The AI sought out attributes in resumes similar to existing successful employees, but excluded candidates who had solid credentials, but slightly different backgrounds. For example, candidates with degrees from prestigious Universities with a largely female or Black student body were sorted out because the existing Amazon employee make up didn’t include alumni from those universities. As a result, candidates who were predominantly white and male were put through to the next round of interviews. When Amazon learned of the bias, it scrapped the algorithm.

With more powerful generative AI technologies, the stakes are even greater. 

Getting organizational governance right is essential — and so is communicating it effectively, says Hejazi. Data science teams that work directly with the technology should understand their organization’s goals, ethics and values, so they don’t inadvertently instruct an algorithm to take actions that are inconsistent with them.

“An algorithm could help a company achieve its financial objectives, but hurt it in the long run,” says Hejazi. “Some things that might drive profits are unethical, like nudging kids to smoke, or to eat unhealthy foods. Senior management needs to set the guardrails about how AI will be used. You need to ask questions like what data will be used, and for what purposes? What permissions will be obtained, and how will data be secured? When you apply an algorithm, you need to make sure it is acting in ways that are consistent with the values of the company.”’

The type of guidance that will be needed from senior management does not require technical knowledge of the inner workings of AI algorithms, but does demand a general sense of how AI operates and what risks are involved.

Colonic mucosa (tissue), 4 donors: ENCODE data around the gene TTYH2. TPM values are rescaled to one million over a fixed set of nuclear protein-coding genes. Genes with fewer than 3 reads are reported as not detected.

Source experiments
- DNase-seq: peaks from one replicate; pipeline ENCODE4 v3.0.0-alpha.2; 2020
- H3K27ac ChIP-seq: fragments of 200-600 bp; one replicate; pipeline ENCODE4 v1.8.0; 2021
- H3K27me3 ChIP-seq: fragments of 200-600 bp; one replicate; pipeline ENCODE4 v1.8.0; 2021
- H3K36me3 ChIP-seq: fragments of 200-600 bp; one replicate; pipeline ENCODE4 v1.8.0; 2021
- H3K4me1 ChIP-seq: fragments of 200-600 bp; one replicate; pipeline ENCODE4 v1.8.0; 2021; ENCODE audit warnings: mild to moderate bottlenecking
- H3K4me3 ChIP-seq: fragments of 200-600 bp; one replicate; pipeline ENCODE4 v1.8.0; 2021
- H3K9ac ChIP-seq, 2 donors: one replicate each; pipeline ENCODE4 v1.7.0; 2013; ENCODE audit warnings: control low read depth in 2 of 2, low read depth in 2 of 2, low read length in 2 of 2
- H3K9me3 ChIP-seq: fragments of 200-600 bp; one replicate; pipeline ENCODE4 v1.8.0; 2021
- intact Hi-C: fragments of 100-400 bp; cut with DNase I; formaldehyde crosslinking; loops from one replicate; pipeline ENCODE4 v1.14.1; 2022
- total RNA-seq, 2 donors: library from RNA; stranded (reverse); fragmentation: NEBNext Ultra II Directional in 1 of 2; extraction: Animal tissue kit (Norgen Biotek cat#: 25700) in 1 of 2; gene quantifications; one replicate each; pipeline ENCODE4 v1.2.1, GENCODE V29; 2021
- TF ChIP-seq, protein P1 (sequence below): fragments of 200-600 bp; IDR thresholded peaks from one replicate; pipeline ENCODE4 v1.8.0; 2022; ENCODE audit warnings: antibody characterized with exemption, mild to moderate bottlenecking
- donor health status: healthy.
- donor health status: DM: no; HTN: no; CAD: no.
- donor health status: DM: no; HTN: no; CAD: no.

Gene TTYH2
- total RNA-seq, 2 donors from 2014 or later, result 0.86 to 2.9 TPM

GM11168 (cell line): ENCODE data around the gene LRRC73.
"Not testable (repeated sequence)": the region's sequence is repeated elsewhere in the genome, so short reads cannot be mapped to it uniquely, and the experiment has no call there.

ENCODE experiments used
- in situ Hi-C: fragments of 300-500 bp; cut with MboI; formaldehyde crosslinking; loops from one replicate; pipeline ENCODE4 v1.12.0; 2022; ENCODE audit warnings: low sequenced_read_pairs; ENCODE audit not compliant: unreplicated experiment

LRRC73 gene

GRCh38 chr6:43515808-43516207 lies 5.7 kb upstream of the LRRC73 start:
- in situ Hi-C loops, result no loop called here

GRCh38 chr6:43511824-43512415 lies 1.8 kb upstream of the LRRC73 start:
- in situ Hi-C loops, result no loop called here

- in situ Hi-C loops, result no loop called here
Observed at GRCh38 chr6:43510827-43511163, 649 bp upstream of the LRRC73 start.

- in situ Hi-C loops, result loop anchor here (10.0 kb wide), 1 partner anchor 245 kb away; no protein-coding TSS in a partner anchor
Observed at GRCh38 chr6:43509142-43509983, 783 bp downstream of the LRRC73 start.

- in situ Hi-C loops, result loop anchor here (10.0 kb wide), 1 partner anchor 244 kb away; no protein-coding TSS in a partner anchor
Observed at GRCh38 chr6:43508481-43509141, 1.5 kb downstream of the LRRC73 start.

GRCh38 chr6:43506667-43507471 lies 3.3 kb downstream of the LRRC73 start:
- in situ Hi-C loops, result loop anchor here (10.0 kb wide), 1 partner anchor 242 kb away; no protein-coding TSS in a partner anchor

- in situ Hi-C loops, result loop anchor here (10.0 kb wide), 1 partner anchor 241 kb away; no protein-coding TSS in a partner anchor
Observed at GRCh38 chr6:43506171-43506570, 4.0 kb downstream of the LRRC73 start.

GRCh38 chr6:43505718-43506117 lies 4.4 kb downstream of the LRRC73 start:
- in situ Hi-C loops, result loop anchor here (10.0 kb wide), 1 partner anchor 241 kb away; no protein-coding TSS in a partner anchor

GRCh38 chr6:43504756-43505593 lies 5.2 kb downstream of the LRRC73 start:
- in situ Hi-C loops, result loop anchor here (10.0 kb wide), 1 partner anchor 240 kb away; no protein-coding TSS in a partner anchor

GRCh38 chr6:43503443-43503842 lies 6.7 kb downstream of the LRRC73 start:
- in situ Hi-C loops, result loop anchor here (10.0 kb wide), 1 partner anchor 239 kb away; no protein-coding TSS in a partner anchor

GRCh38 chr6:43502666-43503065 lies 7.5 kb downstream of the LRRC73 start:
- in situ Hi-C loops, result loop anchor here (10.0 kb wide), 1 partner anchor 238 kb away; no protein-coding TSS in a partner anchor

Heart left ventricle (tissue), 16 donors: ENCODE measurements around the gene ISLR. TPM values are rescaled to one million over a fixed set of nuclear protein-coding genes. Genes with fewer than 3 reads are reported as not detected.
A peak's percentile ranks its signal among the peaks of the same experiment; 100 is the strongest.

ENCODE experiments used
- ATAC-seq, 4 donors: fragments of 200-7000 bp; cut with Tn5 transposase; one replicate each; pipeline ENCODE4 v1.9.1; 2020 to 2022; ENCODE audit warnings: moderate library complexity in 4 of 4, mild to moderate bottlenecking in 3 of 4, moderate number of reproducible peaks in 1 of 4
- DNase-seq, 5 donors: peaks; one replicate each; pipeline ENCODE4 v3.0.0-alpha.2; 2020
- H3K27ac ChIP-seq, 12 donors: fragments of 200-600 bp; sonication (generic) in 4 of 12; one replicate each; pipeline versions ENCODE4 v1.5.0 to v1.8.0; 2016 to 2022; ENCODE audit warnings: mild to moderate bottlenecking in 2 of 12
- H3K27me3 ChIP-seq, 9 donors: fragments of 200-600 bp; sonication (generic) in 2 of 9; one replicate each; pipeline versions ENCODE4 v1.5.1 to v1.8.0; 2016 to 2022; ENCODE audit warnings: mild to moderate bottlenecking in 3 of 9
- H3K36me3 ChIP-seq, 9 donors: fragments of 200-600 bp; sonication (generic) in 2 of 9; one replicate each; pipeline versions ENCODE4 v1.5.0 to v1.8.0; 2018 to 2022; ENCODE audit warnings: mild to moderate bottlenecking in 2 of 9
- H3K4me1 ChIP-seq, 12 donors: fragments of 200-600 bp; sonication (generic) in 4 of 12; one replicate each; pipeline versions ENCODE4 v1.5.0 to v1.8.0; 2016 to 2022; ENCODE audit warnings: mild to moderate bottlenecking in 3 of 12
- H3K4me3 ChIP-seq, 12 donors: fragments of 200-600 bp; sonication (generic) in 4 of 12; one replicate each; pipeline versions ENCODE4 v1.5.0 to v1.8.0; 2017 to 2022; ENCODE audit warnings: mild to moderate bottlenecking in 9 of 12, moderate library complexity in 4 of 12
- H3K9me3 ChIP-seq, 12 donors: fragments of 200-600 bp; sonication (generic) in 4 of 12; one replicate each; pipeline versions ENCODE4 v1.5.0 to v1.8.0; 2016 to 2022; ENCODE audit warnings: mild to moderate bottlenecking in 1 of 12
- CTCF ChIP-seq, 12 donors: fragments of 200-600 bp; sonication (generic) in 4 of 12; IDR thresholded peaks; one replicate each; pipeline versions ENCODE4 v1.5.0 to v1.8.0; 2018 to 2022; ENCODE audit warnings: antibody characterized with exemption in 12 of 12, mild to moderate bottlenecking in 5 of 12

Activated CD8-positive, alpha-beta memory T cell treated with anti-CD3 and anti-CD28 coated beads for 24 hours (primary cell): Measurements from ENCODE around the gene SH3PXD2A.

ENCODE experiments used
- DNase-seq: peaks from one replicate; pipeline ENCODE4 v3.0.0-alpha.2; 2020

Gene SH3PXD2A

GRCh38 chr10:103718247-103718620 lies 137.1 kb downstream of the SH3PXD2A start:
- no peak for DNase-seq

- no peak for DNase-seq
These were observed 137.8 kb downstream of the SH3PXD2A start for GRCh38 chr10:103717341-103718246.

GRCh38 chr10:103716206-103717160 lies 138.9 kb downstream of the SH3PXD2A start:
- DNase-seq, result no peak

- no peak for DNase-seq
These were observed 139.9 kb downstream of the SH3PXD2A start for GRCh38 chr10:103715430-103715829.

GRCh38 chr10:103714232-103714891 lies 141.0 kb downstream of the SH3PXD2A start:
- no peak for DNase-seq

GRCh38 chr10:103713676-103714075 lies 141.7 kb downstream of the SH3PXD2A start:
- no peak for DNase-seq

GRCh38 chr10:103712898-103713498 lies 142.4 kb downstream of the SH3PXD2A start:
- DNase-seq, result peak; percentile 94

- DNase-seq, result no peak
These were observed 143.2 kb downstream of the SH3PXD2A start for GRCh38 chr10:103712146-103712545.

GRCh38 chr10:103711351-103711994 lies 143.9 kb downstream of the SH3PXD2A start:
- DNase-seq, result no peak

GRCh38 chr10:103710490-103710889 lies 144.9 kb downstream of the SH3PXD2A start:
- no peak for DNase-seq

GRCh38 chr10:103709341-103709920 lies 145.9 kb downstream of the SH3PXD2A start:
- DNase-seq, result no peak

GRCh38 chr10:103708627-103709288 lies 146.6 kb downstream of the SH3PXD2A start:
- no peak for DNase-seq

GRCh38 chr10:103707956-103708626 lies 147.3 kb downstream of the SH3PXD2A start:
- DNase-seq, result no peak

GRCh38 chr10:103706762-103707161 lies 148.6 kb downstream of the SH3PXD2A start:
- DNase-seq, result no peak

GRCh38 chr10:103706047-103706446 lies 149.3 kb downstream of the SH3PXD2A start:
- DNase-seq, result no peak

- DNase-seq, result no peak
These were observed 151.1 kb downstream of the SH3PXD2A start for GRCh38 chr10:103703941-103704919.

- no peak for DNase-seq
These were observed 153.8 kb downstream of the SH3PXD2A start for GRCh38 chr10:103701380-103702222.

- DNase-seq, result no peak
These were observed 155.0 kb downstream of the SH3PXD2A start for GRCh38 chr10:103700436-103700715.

“Senior leadership needs to be able to clearly communicate what data are they taking in, how they are using it, and what their objectives are,” says Hejazi. “All of that needs to be explainable.”

As companies look towards the future, management also needs to ask themselves how their organization can embrace AI to achieve their organization’s vision, but in a way that is responsible, transparent and fair.

“The last thing you want is to see your organization’s name on the front page of The Globe and Mail, because a Freedom of Information Act request found out the company has been doing something unethical,” Hejazi says. “Senior leaders don't need to know the technical details, but they do need to understand the right questions to ask.”

A new course offered by Rotman Executive Programs will help leaders navigate the transition. Generative AI and Organizational Transformation will demonstrate what AI can do – and what it can’t. The three-day course will build understanding of the implications of generative AI, and help leaders develop a strategy to leverage the once-in-a-generation opportunities that are only beginning to present themselves. Generative AI and Organizational Transformation course will be held October 30 to November 1, 2024.

Walid Hejazi is a professor of economic analysis and policy at the Rotman School of Management.